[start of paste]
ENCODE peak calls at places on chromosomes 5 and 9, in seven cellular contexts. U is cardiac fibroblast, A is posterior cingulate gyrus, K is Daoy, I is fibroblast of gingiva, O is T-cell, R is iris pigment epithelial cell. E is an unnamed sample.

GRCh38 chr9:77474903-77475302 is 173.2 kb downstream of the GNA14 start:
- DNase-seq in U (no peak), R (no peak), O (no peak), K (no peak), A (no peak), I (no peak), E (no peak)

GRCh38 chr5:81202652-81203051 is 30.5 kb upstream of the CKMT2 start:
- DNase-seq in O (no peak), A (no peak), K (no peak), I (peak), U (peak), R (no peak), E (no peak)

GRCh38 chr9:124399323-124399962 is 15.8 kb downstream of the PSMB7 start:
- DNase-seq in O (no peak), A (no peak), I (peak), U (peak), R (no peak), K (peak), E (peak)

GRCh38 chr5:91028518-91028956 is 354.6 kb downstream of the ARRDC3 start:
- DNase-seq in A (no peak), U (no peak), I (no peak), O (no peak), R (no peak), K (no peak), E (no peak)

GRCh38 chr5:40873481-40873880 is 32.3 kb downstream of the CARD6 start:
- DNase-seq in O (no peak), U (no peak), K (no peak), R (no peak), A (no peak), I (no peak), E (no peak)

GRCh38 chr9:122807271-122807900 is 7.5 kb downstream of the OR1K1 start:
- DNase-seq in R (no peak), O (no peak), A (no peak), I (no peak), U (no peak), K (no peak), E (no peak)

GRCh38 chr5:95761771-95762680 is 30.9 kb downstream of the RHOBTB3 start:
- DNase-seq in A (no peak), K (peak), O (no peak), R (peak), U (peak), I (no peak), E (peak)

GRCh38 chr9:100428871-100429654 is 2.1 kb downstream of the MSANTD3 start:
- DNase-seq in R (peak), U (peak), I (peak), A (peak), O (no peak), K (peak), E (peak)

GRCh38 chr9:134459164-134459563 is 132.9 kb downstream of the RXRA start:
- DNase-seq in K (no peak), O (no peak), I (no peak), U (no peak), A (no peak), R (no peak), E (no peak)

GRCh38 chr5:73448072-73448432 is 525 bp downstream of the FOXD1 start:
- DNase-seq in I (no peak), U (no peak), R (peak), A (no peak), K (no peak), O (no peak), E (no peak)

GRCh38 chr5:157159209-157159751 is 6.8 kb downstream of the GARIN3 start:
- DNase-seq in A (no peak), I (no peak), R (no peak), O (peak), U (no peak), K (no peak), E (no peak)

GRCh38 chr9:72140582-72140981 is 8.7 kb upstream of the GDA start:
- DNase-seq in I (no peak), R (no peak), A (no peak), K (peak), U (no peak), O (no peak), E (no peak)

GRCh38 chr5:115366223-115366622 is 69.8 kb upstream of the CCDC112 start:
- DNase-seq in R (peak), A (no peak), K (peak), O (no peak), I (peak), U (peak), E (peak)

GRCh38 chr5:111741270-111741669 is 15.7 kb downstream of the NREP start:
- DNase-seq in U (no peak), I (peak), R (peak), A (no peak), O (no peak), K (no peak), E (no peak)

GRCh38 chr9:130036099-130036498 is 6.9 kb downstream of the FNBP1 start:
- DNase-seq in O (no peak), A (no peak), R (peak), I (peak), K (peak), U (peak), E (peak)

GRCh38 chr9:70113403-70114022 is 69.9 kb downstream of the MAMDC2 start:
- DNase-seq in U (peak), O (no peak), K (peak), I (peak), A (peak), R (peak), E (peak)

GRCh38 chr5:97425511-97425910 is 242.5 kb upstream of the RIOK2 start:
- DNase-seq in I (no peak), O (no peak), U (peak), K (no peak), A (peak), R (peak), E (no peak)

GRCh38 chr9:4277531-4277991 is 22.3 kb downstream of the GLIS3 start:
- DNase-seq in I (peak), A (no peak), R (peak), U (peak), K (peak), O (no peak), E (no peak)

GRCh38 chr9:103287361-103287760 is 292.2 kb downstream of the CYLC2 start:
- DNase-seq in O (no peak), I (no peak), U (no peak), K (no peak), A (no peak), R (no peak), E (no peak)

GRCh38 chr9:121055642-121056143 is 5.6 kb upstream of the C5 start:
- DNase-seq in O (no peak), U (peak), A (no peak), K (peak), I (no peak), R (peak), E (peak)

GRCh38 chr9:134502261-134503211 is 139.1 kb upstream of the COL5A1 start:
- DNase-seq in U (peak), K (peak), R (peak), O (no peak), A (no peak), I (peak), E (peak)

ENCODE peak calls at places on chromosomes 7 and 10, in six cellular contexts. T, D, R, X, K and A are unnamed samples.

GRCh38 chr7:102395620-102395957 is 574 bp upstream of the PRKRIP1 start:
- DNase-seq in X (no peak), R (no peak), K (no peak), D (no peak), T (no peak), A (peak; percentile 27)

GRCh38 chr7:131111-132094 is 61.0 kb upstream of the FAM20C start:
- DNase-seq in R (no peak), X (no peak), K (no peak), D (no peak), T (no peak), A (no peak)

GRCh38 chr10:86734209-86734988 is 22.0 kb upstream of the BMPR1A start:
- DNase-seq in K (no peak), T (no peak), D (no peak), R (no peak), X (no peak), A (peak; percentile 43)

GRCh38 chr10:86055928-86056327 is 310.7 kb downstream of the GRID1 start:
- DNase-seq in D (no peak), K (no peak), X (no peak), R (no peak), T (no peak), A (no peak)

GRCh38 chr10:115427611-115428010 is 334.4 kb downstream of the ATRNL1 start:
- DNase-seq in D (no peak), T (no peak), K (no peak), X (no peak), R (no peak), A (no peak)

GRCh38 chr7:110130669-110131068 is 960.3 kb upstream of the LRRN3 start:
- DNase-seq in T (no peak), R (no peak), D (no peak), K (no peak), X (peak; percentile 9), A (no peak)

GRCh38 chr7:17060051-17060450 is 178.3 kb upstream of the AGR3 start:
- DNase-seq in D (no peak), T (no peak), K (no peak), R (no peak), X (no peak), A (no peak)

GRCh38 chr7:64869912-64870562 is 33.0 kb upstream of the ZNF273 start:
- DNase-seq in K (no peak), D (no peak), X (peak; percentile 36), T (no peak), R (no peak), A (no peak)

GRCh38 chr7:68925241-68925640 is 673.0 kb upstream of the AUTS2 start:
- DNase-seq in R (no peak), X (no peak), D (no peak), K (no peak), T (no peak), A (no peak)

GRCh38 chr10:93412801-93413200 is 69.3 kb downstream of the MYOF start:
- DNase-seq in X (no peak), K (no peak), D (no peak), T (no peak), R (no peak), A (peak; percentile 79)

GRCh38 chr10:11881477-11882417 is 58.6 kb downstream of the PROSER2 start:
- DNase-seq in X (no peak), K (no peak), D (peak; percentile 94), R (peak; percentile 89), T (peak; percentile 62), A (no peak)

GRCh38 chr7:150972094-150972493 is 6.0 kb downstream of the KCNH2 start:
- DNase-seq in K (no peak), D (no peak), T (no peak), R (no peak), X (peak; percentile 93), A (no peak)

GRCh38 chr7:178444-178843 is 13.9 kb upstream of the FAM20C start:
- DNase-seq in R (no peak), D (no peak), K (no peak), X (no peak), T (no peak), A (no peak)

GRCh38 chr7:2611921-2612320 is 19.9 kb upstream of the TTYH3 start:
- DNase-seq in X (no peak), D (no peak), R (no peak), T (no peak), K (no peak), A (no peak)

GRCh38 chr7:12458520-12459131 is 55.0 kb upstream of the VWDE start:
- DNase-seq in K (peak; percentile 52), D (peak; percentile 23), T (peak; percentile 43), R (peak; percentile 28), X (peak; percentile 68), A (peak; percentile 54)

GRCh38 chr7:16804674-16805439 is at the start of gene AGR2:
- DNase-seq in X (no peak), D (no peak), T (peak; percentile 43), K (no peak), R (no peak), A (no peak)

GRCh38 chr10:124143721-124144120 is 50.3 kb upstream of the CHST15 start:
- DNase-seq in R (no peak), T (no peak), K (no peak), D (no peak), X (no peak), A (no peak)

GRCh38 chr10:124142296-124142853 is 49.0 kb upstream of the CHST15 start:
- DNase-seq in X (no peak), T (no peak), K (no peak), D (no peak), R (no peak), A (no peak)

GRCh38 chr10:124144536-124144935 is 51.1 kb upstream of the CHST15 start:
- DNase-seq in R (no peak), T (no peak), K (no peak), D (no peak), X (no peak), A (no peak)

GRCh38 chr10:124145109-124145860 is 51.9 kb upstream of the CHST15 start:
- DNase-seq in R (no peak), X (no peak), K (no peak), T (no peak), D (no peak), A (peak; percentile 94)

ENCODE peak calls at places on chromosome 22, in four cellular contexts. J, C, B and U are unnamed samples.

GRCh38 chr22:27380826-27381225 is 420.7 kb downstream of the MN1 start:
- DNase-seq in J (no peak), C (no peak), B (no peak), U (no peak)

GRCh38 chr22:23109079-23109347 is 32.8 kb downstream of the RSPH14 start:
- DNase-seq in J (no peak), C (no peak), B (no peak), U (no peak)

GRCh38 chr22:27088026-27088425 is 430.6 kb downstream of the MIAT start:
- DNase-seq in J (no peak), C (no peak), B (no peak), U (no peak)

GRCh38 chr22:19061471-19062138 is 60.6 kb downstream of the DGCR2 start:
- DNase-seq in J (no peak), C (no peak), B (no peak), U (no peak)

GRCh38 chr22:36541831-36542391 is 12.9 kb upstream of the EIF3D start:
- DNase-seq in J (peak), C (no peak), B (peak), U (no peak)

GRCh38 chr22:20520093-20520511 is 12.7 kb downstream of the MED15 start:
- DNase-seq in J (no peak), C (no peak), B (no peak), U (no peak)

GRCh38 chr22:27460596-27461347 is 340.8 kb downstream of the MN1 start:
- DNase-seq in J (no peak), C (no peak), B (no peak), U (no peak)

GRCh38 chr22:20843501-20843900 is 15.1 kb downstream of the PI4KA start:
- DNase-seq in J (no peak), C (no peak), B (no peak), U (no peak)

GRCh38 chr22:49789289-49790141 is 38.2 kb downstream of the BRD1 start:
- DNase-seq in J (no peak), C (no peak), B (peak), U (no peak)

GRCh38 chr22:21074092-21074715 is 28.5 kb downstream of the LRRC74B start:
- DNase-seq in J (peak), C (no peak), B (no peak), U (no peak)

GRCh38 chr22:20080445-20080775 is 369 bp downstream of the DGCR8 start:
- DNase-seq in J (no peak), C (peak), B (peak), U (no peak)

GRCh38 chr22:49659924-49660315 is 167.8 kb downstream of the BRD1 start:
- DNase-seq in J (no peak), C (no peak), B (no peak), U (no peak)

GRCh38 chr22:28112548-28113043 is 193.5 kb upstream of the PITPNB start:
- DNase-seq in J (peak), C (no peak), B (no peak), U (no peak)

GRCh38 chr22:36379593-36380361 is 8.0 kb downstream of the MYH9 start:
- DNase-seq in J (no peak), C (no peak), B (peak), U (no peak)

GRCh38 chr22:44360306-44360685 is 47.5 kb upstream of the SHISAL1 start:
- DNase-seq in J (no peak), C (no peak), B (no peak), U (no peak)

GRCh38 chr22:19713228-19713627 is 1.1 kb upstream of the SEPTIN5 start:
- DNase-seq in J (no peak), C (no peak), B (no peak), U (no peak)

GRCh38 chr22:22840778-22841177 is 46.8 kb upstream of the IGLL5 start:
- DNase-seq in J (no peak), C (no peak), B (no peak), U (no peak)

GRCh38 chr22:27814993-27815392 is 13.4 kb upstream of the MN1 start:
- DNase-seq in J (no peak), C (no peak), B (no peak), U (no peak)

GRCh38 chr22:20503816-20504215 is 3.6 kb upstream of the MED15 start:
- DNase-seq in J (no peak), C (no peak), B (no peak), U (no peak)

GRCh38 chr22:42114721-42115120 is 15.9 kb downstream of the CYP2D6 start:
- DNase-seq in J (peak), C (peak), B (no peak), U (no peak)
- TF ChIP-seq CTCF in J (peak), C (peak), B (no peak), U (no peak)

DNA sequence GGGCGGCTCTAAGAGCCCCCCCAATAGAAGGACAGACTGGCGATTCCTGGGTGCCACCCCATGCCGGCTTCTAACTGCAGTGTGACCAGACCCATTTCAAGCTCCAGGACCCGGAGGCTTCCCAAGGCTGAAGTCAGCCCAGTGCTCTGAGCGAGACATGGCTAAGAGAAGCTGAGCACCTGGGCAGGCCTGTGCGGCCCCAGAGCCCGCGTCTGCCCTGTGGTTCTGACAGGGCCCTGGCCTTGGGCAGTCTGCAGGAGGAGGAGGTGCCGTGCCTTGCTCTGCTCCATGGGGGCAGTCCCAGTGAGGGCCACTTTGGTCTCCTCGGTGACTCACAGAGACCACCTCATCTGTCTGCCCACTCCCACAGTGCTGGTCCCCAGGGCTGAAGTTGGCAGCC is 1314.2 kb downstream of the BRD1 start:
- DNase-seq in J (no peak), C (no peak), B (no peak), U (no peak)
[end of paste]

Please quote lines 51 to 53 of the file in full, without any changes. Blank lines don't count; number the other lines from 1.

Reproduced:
GRCh38 chr10:86055928-86056327 is 310.7 kb downstream of the GRID1 start:
- DNase-seq in D (no peak), K (no peak), X (no peak), R (no peak), T (no peak), A (no peak)

GRCh38 chr10:115427611-115428010 is 334.4 kb downstream of the ATRNL1 start: